Wednesday, April 3, 2013

Game Day Beer Review: Trappist Westvleteren 12 (XII) - Brouwerij Westvleteren (Sint-Sixtusabdij van Westvleteren) Quadruple

Introduced to much fanfare around the United States in December 2012, a very limited amount of Westvleteren XII was sold through select number of retailers on a one-time-only basis to raise money for the construction of a new abbey in Belgium.  Not just any beer, Westvleteren XII just so happens to be the number one rated beer in the world -- not because we say so, but because reliable sources around the world say so.  We reviewed an aged version (2006) of the beer a few weeks ago, and recently we found some time to take a peek at the monks' latest effort:

The beer was poured into a Westvleteren goblet at the home office, to celebrate Correspondent Ed being out on the road.  Westvleteren XII was a dark brown, root beer color, with a massive, uneven head of foam that stuck around and around.  And around.  One of our tasters commented that the beer's head reminded him of the ungroomed terrain of a alpine ski resort.

The beer's smell was rich and boozy, with a slight sour yeast undercurrent. Upon taking a sip, we found the beer surprisingly well carbonated at the outset.  Gradually, however, the carbonated mouthfell morphed into something decadently rich, even creamy, as the bubbles settled down.

We could tell you that it was rummy, with dark fruits and spices, but we'd be underselling it.  The taste can perhaps best be described in one word: complex.
Get some -- if you can find it. A+

Tuesday, April 2, 2013

Wipeout: Chelsea 1 - Manchester United 0

photo by Laram777via PhotoRee

Manchester United lost to Chelsea, 1-0 on Monday, in an FA Cup replay necessitated by Chelsea's remarkable comeback at Old Trafford a couple of weeks back. Denied the industry of Wayne Rooney due to an injury, United's attack sputtered throughout the contest, which was ultimately settled by the classy touch of Chelsea forward Demba Ba. Robin Van Persie missed two golden chances to equalize in the game's closing minutes, the Dutchman's misses mirroring his teammate's wipeout in their shot at  a domestic double.

Ba's goal, which brought a cagey contest to life in early second half, necessitated the dominant theme of the game's final forty five minutes: United attacking and Chelsea looking for opportunities on the counter.  Ultimately, it was the home side who narrowly made their way through to the waiting Manchester City, and United was left to rue the real cause of their removal from the competition: letting a two goal lead at home slip to a second half Blue wave.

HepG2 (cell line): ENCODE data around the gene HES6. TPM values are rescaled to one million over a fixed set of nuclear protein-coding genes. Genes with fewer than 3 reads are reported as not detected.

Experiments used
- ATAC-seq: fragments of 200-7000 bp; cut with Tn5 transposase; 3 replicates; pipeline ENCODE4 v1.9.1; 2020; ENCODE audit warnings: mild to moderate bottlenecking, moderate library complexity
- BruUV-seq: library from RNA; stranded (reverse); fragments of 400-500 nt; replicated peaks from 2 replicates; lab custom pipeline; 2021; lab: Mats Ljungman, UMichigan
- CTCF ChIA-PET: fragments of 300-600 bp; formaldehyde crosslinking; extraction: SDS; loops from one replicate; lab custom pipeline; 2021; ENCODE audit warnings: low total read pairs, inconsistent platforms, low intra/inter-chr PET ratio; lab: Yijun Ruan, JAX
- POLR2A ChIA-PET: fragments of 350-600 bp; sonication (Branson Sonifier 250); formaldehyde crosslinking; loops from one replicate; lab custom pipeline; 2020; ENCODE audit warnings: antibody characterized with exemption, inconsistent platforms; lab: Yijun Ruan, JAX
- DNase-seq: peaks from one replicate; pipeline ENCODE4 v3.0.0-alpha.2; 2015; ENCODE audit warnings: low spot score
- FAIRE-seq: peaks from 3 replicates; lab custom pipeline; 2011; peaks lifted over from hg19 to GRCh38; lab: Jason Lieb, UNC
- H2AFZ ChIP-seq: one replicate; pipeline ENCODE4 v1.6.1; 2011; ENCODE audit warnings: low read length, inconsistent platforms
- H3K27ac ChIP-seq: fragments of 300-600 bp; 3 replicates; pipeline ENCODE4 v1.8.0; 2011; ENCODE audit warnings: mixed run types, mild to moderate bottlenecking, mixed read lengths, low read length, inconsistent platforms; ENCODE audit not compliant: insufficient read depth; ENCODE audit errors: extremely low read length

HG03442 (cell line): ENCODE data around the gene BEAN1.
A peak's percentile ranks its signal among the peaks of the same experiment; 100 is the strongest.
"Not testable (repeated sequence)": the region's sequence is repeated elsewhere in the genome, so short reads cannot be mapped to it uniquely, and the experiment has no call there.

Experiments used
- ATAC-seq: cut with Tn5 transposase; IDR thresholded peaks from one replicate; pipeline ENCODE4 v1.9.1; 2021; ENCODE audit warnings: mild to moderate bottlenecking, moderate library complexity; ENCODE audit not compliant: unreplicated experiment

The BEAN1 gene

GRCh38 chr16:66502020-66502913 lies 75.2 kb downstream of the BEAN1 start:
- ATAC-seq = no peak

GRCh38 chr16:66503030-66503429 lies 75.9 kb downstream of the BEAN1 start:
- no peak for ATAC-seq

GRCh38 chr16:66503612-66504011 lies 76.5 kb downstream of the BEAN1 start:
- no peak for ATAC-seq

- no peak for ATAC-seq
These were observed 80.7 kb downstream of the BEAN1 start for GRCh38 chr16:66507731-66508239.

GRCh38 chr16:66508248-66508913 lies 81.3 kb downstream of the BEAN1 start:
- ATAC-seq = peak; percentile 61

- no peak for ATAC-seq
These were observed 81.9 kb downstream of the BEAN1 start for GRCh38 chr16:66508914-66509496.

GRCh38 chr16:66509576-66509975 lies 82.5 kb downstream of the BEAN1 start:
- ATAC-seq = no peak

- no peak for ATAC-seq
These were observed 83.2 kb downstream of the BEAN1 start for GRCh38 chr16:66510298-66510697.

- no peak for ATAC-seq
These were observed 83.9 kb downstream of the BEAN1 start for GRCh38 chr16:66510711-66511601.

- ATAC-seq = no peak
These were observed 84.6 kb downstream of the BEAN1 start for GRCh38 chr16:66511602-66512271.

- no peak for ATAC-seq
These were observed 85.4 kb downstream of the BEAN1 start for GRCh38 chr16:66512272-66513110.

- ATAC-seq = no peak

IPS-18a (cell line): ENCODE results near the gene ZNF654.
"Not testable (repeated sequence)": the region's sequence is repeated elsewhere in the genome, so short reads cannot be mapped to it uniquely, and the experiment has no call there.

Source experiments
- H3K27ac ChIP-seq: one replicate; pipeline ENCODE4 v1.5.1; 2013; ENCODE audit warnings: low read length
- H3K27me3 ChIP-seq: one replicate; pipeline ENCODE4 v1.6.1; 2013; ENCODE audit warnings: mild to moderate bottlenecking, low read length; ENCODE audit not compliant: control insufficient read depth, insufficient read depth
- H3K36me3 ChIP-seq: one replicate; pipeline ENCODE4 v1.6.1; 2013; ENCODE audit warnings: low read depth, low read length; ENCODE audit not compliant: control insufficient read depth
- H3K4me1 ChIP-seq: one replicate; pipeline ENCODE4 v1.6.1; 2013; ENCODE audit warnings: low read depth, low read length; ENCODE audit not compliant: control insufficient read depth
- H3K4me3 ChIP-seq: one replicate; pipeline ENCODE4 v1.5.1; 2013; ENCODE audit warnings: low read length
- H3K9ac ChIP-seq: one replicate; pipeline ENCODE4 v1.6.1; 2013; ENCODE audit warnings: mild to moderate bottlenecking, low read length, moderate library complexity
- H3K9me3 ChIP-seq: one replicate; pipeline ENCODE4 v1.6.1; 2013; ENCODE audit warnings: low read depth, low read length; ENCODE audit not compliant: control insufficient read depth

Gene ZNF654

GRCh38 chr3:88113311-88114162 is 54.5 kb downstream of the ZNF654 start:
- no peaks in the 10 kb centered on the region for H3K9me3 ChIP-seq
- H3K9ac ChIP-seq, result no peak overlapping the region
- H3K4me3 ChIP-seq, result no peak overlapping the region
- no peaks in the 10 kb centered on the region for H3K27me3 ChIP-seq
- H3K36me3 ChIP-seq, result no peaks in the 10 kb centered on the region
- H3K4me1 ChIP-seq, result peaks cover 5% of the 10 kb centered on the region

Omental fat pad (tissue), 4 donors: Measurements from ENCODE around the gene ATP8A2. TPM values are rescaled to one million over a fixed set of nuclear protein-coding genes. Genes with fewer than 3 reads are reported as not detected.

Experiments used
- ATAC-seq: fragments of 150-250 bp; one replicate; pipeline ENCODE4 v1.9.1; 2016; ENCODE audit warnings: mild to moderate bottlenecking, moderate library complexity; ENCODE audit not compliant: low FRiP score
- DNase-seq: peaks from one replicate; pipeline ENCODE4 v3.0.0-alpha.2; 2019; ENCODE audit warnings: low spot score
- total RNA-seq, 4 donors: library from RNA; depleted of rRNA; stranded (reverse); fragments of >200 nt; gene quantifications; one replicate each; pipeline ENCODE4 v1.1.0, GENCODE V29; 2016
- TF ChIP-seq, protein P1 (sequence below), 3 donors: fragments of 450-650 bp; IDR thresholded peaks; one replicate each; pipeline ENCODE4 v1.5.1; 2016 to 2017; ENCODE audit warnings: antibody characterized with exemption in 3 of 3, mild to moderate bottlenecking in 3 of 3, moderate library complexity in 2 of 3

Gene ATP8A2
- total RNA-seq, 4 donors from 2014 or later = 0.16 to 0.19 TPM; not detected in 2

Monday's game began evenly, as both teams felt their way into the match, played at Chelsea's Stamford Bridge grounds. Strangely, it was the home side looking to spread the ball wide in the early going and United attacking to decent effect through the middle of the pitch. It was 12 minutes gone before either side slowed the ball down even a bit, with the game's first quarter of an hour passing by in a relative blur.

The game;s first half had the feel of a European tie, both sides interested in attacking, but not at the expense of leaving their defenders exposed to the full capabilities of the other side's playmakers. Ryan Bertrand was introduced for an injured Ashley Cole on 20 minutes, the regular Chelsea left back the victim of a pulled groin courtesy of Danny Welbeck's pace.

The teams traded attacking spells as the half ground on, although only one true chance was created, Demba Ba requiring David De Gea to show up as the game clock hit thirty minutes. The action began to heat up just a bit over the next fifteen minutes, goalkeepers' attention at a premium, with Nani and Chicharito testing Chelsea goalkeeper Petr Cech and Eden Hazard and Oscar requiring the United 'keeper's attention at the other.   Although the paucity of real opportunities stood in notable contrast to the last time these two teams met, by the time the players left the pitch at the interval one had the very real sense the second half would be different.